Friday, October 1, 2021

Business in the 2050s: What the Future of Work Could Look Like

 Many predictions of the future are wildly inaccurate.

Back To The Future, for example, promised hoverboards. But, almost everyone who saw Blade Runner could not wait to own a flying car. It is sad that neither of these are yet readily available to the public.

It is difficult to look into the future and speculate on how it will look in the future. There are too many variables. While new technologies may emerge that no one expected, existing fields with significant growth potential may not develop as planned. 3D films are a good example. They have been called the future of film because producers believe that consumers will jump at the opportunity to immerse themselves in the films' worlds.

Although this is true to a certain extent, 3D film popularity is declining significantly as it has been repeatedly before. Consumers are now keener to improve the resolution on which they can view their 2D content. This is evident in the rapid rise of UHD and 4K televisions over the past few years.

Personally, I enjoy looking at current trends and ideas and imagining how they might change over time. This allows me to form a mental picture about the future if things continue along their current course.

This approach is easy to apply to the workplace, as there have been many new perspectives and ideas recently, including those from politicians, academics and business leaders.

These are the ideas and changes that have been made in the workplace over the past few years. This is how the workplace of 2050s could look.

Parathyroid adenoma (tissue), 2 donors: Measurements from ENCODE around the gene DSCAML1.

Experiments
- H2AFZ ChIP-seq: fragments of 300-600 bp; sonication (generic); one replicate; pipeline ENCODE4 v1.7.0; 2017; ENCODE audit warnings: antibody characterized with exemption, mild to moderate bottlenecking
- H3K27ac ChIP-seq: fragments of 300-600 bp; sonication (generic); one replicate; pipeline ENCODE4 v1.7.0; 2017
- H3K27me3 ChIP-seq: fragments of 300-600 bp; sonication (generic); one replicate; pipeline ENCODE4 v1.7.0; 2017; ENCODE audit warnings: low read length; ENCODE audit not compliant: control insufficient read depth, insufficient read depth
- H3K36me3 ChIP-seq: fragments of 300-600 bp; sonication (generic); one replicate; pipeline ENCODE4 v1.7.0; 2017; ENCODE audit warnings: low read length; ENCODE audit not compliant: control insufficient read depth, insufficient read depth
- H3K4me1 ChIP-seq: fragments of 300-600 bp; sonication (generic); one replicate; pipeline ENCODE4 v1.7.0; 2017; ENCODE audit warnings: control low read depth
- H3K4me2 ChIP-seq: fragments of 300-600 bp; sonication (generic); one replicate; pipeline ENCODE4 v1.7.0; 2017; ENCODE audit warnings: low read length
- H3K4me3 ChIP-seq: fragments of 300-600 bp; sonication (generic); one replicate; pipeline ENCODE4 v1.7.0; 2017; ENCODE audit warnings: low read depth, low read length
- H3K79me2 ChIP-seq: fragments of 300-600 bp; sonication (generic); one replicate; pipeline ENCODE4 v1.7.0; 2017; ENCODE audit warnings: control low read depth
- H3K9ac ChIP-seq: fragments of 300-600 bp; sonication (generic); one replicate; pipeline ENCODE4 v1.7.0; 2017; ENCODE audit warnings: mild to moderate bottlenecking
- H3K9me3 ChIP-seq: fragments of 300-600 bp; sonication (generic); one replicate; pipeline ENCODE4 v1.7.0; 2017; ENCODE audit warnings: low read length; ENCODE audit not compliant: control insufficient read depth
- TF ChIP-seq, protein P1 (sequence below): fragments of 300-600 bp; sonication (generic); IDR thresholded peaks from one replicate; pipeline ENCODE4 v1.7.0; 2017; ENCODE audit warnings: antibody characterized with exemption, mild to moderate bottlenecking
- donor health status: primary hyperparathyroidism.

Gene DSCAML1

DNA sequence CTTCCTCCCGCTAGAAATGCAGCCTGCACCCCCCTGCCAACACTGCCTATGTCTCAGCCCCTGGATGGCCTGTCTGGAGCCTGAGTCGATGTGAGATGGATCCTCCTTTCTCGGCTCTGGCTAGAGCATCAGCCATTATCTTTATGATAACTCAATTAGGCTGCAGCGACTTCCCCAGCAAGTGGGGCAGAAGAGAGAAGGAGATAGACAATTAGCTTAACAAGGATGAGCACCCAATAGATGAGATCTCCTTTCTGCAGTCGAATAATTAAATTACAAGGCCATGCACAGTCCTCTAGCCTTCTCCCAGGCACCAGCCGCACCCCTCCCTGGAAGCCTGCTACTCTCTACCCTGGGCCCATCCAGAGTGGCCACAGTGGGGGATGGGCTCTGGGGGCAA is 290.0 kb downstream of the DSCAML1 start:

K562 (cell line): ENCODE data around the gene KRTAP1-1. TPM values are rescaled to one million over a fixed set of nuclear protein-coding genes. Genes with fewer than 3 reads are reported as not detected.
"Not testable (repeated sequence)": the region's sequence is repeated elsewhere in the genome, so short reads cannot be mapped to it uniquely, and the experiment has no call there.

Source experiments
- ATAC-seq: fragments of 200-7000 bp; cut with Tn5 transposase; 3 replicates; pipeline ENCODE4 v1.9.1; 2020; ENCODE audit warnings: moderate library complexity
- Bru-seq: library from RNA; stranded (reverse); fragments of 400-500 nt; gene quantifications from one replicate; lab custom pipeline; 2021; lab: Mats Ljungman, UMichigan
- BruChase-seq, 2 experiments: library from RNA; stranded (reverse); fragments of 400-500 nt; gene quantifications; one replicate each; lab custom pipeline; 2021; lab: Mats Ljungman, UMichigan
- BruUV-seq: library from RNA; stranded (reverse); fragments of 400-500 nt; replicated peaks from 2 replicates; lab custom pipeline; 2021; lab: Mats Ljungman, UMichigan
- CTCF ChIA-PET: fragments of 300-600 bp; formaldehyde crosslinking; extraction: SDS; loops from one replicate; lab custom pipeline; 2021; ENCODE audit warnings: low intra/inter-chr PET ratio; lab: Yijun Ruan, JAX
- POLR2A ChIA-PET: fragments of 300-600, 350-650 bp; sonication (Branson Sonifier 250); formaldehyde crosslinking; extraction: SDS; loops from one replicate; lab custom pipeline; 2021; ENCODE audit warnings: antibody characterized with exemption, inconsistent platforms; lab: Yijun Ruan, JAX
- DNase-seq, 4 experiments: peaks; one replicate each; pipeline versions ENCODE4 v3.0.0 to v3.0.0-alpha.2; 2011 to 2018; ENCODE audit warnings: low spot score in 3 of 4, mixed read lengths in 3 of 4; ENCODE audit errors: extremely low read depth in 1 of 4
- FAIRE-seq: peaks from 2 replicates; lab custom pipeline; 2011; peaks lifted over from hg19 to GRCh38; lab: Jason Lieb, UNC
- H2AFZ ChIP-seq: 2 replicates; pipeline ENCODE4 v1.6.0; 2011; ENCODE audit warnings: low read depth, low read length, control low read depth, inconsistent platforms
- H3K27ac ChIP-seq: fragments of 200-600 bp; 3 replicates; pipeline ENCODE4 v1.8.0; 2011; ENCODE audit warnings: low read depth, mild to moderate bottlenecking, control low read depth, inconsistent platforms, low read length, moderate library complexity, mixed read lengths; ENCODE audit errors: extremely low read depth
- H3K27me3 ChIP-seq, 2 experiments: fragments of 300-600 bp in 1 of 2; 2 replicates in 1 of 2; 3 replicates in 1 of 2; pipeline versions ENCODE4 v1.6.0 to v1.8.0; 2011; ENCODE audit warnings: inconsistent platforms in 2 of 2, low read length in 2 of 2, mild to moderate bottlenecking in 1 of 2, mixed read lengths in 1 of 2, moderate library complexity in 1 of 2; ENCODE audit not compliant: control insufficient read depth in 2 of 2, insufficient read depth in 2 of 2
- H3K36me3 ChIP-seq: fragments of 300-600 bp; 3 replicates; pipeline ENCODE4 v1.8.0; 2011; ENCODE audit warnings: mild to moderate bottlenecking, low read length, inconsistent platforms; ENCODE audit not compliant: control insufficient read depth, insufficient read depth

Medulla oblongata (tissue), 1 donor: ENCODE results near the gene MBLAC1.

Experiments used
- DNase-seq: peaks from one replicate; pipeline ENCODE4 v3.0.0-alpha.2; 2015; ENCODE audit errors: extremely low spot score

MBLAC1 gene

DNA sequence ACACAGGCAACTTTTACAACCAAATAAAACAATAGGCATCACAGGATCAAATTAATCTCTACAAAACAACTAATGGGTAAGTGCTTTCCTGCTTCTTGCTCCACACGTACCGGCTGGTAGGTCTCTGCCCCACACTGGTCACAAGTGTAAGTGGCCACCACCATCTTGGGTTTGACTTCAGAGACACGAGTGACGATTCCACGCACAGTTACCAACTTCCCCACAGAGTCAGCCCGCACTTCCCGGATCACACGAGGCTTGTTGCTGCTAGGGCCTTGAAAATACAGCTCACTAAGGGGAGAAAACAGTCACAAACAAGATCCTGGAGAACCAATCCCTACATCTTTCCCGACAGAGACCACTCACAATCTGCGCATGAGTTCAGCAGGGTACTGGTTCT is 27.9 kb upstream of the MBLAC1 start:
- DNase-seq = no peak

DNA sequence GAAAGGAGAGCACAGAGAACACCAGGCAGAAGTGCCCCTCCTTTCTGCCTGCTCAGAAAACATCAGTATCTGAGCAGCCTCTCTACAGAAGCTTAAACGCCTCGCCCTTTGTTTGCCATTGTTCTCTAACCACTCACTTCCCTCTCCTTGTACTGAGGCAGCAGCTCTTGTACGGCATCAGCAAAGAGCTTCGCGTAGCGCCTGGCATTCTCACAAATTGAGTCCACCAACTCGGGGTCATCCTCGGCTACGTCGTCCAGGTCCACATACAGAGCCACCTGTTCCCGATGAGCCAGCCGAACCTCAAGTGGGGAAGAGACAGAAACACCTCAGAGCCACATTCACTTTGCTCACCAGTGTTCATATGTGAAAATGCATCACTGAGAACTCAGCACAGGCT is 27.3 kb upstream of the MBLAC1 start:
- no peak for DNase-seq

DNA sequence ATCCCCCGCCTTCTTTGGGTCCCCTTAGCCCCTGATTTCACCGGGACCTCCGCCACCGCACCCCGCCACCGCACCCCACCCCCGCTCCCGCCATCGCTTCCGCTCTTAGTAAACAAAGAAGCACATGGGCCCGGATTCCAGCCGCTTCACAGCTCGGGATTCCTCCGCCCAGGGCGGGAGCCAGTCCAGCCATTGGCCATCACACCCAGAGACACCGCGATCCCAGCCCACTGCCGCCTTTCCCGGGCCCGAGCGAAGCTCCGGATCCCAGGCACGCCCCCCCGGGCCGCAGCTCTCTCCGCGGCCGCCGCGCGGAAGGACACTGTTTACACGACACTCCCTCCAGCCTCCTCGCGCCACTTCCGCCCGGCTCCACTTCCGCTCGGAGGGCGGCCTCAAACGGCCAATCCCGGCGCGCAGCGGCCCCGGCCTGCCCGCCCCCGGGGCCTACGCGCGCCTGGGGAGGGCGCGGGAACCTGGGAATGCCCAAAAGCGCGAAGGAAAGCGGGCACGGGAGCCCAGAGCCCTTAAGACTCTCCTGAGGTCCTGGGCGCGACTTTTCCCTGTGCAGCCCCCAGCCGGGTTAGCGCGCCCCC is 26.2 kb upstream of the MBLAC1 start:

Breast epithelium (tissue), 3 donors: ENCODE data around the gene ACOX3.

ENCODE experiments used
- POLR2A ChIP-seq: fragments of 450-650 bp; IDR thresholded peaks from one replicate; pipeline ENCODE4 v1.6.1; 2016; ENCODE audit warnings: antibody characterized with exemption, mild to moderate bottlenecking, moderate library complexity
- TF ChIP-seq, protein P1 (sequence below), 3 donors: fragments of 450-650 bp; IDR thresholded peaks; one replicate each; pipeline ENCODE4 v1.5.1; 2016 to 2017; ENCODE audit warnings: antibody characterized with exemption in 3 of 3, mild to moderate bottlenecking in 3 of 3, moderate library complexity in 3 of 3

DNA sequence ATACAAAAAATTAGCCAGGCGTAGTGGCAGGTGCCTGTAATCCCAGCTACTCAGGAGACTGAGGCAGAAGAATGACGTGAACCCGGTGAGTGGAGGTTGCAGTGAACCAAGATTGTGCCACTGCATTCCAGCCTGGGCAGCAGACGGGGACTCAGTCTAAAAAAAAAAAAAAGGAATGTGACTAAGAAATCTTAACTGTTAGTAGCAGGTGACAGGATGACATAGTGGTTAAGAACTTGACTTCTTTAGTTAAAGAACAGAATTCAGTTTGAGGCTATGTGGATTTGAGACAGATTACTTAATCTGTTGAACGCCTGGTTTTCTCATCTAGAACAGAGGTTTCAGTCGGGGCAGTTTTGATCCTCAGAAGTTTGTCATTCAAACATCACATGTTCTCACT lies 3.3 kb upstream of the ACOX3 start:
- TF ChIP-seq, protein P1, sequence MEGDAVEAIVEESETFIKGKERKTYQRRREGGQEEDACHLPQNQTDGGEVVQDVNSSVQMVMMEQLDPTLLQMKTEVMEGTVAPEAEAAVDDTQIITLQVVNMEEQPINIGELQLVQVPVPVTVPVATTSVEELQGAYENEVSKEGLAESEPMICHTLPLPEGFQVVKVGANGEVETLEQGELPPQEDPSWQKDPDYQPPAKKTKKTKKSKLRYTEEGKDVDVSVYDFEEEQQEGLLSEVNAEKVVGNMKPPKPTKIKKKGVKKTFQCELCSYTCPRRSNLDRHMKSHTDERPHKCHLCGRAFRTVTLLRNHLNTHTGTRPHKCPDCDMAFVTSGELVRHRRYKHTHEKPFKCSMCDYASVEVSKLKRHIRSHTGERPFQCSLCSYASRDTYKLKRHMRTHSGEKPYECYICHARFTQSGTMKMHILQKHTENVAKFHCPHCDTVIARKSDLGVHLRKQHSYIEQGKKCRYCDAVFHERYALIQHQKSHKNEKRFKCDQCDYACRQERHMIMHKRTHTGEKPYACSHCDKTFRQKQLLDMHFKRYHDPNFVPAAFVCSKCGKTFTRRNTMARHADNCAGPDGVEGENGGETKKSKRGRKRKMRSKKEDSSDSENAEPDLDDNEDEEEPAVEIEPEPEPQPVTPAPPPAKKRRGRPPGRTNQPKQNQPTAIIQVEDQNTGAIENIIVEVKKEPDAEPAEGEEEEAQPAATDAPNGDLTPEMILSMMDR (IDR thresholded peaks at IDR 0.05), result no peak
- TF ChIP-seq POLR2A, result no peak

Remote Work - The New Normal?

Remote working is on the rise in all parts of the globe, and the statistics are staggering. Forbes' 2019 study found that remote working has increased by 159% in the USA since 2007. The same study predicts that 50% of the UK workforce will be working remotely before 2020.

This development is allied to the decline of the traditional "job for life" in western countries. Employees stayed with the same employer their entire working lives, and their idea of career progression was pursuing a promotion within that company.

Although the reasons for this decline are complicated and multifaceted, they can be attributed to both employers who responded to economic recessions with greater flexibility in labour rights and employees who responded to decades of wage stagnation by being more open to changing employers or careers in search for better opportunities and working conditions.

It has led to a significant increase in self-employment, which allows for greater flexibility for employees and employers.

These factors combine to create a large number of highly-productive, well-trained and well educated workers who don't need to be present at the workplace of their primary employer between 9am and 5pm Monday through Friday.

Many people who work from home don't enjoy being alone. This has led to a significant increase in co-working.

If more people work remotely, co-working spaces will continue to grow. As co-working spaces grow into busy activity hubs, populated with skilled and enterprising individuals from a variety o backgrounds, it is only natural for these people to connect, network, and synergise. This means that co-working spaces could be a fertile resource of new innovations and vibrant startups around the globe, not just in Silicon Valley.

4 Day Workweek